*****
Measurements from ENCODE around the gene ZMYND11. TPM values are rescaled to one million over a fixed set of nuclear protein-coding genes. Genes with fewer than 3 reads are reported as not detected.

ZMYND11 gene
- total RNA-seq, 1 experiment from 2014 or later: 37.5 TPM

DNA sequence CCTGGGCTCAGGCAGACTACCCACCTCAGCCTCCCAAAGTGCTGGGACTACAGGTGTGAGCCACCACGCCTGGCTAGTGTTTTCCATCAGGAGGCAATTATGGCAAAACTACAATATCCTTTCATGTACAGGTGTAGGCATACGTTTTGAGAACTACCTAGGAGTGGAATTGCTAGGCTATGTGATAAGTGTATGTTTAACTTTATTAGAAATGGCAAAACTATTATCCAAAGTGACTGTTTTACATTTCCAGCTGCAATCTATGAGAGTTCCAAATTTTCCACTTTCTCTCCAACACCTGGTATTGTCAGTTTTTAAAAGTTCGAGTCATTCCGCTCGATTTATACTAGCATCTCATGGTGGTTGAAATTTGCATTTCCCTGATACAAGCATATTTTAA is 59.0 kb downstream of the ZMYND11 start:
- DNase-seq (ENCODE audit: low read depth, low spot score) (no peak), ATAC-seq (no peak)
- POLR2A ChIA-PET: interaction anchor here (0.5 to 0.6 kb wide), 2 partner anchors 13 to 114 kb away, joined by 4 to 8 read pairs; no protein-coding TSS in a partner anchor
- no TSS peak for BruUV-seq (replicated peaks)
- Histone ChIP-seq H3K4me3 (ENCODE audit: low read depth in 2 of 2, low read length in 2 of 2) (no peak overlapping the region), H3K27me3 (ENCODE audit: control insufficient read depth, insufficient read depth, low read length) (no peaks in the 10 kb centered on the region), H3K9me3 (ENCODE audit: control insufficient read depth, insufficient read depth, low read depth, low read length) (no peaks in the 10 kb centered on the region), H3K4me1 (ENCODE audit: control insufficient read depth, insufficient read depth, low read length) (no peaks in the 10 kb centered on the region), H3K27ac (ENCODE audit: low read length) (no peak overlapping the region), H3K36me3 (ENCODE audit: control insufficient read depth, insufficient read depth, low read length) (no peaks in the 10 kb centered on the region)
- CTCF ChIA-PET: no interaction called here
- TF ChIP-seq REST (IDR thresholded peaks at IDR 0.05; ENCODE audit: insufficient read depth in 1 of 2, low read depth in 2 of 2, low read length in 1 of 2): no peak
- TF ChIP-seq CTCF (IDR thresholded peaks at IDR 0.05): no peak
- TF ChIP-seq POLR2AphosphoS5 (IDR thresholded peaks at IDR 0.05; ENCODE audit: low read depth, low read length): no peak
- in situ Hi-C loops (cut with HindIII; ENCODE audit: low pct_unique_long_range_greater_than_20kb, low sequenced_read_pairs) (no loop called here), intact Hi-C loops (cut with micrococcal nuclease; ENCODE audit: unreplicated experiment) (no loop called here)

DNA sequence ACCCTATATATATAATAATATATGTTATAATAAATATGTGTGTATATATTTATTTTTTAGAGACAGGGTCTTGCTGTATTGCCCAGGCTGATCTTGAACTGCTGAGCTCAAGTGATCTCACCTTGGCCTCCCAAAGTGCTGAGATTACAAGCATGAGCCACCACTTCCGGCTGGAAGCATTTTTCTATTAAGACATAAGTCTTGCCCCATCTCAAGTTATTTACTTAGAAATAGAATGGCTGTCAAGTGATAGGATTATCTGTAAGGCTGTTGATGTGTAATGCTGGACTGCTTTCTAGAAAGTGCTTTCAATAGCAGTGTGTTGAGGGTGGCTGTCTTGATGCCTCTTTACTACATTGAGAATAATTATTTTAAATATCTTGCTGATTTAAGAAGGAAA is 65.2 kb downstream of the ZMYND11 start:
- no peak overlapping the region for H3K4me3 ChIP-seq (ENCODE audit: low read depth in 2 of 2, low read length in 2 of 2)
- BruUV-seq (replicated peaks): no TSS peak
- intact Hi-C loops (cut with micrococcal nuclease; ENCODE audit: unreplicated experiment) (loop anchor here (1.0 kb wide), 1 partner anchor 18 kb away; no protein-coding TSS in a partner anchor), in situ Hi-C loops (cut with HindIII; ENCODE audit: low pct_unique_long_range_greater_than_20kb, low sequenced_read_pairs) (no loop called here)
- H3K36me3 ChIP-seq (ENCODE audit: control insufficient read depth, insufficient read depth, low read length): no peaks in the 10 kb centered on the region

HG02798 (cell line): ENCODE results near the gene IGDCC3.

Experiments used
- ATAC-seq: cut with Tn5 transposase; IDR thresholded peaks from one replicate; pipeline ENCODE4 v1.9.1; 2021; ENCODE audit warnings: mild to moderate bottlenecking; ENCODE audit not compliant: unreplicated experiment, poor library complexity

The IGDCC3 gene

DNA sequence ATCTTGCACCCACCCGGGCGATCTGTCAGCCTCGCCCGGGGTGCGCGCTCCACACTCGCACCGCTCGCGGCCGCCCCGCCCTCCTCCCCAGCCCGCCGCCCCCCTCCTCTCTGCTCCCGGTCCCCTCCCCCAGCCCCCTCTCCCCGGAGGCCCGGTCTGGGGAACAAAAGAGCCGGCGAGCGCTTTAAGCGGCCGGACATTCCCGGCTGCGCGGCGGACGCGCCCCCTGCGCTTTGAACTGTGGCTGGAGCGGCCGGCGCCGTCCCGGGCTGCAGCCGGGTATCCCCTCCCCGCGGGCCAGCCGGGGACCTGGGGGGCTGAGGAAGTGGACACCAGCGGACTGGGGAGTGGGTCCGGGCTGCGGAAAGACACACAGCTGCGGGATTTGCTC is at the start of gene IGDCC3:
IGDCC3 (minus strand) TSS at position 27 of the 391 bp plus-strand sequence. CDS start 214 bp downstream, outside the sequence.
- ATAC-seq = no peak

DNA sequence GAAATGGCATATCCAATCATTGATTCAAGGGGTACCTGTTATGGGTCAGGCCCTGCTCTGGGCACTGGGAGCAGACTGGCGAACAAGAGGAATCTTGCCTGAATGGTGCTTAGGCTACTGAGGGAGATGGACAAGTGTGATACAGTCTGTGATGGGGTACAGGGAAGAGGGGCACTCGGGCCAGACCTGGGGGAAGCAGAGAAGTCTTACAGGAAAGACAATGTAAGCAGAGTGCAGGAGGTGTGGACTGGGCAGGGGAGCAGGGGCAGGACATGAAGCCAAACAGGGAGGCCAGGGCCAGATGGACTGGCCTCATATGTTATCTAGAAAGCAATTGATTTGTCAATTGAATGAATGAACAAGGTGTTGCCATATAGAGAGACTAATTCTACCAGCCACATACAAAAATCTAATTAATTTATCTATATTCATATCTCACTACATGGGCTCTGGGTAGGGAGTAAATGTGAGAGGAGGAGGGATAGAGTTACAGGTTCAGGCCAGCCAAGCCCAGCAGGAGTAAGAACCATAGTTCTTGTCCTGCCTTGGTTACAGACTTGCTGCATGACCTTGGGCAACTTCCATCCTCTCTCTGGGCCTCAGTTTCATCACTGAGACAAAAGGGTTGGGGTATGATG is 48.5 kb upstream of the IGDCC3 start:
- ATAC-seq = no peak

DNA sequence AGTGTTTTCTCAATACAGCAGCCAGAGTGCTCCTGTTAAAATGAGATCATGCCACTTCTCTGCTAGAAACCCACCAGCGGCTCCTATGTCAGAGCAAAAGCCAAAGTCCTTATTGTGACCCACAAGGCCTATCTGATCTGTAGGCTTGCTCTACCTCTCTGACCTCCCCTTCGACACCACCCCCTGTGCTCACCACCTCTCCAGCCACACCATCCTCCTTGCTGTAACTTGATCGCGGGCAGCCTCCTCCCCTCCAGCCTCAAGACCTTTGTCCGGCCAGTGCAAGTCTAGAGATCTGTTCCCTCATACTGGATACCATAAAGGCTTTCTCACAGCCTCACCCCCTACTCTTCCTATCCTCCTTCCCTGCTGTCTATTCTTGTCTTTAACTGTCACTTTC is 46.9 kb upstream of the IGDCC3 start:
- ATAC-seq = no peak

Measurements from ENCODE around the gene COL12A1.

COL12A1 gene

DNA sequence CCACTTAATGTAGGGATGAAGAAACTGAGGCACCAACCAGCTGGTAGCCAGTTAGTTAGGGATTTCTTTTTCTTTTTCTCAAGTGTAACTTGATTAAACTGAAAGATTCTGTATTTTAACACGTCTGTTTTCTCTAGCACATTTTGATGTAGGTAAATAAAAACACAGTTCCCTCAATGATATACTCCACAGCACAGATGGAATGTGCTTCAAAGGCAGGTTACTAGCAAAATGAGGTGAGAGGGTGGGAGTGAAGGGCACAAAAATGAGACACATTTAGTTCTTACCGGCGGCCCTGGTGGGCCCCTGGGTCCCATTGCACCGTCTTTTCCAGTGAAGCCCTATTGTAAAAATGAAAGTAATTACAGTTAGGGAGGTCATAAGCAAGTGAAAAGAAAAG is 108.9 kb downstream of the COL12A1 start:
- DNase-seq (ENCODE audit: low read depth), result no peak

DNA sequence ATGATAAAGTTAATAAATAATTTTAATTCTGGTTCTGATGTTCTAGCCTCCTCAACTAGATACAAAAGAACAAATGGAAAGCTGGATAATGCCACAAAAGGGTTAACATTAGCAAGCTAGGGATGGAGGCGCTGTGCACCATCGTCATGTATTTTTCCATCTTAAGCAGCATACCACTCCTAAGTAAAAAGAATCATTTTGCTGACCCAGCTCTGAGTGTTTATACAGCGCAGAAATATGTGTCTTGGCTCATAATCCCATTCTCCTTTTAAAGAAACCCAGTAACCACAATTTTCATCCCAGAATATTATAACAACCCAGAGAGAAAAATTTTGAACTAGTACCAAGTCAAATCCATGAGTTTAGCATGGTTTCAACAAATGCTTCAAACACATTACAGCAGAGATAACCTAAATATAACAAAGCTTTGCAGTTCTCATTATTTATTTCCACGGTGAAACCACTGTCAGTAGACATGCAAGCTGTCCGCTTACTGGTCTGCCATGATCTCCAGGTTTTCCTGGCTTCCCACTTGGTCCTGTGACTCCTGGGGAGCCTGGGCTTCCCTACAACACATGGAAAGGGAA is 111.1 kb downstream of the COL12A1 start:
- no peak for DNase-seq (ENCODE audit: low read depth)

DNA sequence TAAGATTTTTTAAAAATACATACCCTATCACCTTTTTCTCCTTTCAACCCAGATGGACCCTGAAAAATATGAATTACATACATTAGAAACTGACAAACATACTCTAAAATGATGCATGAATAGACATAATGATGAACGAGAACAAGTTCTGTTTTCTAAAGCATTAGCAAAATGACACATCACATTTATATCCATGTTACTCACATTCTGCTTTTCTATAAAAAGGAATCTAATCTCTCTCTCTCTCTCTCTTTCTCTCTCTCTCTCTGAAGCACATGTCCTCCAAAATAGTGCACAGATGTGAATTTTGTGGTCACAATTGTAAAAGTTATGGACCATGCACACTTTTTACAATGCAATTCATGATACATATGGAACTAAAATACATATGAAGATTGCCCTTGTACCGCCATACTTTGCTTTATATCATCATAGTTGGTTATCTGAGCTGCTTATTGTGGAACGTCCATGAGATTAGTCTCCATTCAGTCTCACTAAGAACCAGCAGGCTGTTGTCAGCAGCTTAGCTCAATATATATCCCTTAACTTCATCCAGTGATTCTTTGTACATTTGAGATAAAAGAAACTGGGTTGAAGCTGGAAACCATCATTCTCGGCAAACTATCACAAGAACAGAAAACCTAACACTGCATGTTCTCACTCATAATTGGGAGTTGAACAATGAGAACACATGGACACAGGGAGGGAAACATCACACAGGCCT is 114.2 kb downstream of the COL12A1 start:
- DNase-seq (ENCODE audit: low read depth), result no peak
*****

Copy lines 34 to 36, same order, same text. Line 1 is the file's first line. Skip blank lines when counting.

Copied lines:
DNA sequence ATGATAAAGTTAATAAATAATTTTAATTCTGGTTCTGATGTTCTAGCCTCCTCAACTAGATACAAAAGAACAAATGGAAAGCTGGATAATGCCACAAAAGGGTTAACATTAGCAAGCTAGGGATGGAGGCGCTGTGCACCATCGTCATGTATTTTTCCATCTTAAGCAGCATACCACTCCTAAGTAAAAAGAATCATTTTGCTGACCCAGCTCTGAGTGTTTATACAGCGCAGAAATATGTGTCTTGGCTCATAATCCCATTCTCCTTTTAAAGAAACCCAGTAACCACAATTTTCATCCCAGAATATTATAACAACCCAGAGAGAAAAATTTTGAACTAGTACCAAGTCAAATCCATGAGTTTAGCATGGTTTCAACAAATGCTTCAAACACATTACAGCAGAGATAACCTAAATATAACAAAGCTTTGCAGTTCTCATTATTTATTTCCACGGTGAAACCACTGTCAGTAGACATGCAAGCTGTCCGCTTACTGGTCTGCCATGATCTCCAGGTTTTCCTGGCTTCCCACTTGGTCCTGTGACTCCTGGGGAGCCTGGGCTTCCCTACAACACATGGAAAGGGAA is 111.1 kb downstream of the COL12A1 start:
- no peak for DNase-seq (ENCODE audit: low read depth)

DNA sequence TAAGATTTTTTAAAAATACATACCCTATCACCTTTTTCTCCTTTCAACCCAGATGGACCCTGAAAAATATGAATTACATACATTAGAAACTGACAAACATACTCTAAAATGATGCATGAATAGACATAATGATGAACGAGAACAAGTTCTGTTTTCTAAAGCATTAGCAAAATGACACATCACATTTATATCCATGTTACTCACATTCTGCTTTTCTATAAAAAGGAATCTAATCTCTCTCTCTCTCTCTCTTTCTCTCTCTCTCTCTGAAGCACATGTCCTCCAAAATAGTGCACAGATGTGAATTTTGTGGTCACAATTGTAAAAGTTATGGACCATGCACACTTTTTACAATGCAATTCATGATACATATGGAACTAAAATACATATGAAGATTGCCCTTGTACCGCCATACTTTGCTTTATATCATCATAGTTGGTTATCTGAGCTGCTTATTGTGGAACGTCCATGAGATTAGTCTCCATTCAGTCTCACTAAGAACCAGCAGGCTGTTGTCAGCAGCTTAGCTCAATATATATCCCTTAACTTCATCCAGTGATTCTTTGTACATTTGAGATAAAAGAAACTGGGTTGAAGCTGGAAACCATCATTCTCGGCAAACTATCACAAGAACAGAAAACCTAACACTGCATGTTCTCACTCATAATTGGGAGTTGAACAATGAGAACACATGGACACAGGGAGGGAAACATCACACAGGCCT is 114.2 kb downstream of the COL12A1 start: